Contractile bundles in epithelial cells are most commonly found as a circumferential belt, which encircles the inner surface of the cell at the level of the adherens junction (Figure 18-35; see Figure 15-23). A circumferential belt resembles a primitive sarcomere in its organization and contains many proteins found in stress fibers and smooth muscle, including vinculin, tropomyosin, and α-actinin. As a complex with the adherens junction, the circumferential belt functions as a tension cable that can internally brace the cell and thereby control its shape. Contraction of the circumferential belt in epithelial cells surrounding a wound seals the gap in the sheet of cells and thus aids in wound healing.

Figure 18-35. The circumferential belt is located near the apical surface of epithelial cells.

Figure 18-35

The circumferential belt is located near the apical surface of epithelial cells. In epithelial tissue, a belt of actin and myosin filaments rings the inner surface of the cell adjacent to the adherens junctions, where cell-cell contacts are maintained. (more...)

As noted early in this chapter, long bundles of actin microfilaments, called stress fibers, lie along the ventral surfaces of cells cultured on artificial (glass or plastic) surfaces (see Figure 18-1b). Fluorescent-antibody techniques reveal that myosin and α-actinin are distributed in alternating patches in stress fibers, much like the pattern of alternating thick filaments and Z bands in muscle sarcomeres. Stress fibers also contain tropomyosin, caldesmon, and the regulatory protein myosin LC kinase, which are found in smooth muscle. The ends of stress fibers terminate at focal adhesions, special structures that attach a cell to the underlying substratum. When stress fibers are separated from focal adhesions by cutting their ends with a laser beam, they contract on addition of ATP, thus demonstrating their contractility.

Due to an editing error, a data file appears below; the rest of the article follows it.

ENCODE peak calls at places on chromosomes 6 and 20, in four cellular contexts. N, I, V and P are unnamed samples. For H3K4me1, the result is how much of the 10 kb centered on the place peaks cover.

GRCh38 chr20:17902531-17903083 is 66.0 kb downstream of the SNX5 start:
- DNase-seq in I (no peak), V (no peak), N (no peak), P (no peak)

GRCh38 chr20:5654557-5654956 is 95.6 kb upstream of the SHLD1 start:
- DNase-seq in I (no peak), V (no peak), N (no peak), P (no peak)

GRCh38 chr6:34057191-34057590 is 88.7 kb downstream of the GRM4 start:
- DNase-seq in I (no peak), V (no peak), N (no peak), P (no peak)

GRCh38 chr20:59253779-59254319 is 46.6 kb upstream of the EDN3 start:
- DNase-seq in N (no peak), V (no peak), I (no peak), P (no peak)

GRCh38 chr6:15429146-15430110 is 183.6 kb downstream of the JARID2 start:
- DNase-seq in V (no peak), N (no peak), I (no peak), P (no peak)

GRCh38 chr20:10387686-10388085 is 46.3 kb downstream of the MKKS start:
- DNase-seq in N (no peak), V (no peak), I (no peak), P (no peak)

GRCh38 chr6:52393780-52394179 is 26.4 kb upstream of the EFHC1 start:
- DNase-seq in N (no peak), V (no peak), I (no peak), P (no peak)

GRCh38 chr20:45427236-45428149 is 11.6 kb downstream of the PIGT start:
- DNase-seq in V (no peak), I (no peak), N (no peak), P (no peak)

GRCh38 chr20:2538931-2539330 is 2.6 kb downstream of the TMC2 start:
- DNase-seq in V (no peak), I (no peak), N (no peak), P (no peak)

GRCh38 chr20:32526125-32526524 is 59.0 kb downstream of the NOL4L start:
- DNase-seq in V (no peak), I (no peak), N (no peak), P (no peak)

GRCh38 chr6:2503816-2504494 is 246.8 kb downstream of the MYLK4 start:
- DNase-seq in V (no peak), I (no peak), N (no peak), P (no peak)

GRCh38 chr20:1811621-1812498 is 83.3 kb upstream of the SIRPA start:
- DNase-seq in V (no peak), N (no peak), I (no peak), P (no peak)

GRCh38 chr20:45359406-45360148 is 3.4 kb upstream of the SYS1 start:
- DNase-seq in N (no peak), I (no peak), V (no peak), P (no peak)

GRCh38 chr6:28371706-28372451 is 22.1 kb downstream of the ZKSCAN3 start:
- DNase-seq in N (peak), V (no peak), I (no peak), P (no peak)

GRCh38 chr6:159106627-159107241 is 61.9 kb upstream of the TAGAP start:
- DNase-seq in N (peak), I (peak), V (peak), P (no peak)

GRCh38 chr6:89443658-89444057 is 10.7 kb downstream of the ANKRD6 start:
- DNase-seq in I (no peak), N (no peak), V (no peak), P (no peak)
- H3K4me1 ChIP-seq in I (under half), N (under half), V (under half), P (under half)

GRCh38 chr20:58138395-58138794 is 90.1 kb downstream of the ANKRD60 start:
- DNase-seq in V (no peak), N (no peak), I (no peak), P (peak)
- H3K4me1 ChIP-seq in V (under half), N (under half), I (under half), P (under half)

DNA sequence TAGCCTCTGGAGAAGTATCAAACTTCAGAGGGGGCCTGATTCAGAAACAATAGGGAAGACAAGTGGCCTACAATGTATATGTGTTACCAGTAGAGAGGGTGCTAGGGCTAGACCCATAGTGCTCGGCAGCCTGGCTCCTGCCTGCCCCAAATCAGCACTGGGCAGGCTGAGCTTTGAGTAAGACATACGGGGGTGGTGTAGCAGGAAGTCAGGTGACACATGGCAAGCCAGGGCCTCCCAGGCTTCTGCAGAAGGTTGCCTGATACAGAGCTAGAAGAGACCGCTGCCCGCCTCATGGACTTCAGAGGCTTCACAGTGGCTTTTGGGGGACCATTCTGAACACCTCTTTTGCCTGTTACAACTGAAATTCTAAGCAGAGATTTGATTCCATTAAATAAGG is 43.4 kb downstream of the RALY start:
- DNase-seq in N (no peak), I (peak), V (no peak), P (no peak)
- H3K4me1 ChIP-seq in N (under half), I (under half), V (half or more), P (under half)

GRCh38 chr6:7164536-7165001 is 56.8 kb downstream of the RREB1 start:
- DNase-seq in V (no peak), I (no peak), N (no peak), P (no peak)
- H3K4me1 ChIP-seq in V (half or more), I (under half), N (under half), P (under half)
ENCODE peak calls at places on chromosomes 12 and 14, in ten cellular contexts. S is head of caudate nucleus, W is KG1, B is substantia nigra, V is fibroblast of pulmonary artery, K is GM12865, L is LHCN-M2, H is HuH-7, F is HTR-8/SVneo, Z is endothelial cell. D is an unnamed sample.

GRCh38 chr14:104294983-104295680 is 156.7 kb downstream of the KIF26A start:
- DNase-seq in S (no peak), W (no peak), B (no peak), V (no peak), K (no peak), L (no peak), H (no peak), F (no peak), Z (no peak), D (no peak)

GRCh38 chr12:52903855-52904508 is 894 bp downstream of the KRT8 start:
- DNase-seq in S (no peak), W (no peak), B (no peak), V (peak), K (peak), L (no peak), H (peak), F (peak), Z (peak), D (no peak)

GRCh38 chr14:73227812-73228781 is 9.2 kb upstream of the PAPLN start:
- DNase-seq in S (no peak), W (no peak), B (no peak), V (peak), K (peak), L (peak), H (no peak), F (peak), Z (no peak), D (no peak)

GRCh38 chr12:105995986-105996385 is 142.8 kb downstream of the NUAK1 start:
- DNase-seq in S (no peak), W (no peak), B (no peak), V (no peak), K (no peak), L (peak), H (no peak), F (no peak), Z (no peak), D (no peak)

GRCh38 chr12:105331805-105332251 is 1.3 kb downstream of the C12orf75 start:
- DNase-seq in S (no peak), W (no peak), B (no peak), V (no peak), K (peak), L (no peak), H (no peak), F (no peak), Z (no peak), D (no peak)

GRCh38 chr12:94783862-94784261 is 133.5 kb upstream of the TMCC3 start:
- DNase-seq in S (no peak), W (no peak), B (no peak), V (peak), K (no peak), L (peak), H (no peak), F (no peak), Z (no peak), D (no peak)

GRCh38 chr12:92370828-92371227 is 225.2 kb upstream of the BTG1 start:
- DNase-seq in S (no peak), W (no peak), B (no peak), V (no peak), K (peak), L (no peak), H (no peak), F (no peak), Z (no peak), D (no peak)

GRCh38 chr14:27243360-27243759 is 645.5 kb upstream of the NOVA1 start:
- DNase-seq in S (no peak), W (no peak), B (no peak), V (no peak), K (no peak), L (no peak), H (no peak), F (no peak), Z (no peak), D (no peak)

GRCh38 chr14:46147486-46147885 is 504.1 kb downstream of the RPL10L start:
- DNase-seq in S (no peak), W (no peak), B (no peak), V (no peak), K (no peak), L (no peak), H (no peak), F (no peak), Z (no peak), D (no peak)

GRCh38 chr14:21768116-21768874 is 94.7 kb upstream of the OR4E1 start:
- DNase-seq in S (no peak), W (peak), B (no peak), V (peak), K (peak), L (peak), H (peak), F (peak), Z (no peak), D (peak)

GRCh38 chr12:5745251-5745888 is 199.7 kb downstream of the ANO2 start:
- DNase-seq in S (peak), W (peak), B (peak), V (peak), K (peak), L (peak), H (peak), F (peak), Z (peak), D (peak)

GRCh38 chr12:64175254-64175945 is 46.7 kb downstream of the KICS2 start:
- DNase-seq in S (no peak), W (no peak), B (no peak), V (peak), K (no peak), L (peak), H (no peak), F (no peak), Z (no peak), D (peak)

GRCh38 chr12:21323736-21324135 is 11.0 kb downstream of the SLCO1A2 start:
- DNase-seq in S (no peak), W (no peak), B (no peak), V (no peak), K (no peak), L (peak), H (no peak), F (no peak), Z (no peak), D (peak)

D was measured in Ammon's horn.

Although stress fibers are contractile and found in motile cells, several observations suggest that they function in cell adhesion rather than in movement. For one, migrating fibroblasts have few stress fibers during the time of rapid movement; however, once the cells stop migrating, the stress fibers increase in number. Also, when a cultured fibroblast is removed from its substratum, the cell becomes spherical and the stress fibers disappear. If the cell is returned to its substratum, stress fibers reappear within a few hours. In fact, stress fibers may be an artifact caused by culturing cells on glass or plastic surfaces, as they are rarely seen in cells in tissues. Apparently, the adhesion of cells to a substratum induces stresses on the cytoskeleton that cause the random assortment of actin and myosin filaments to align into stress fibers.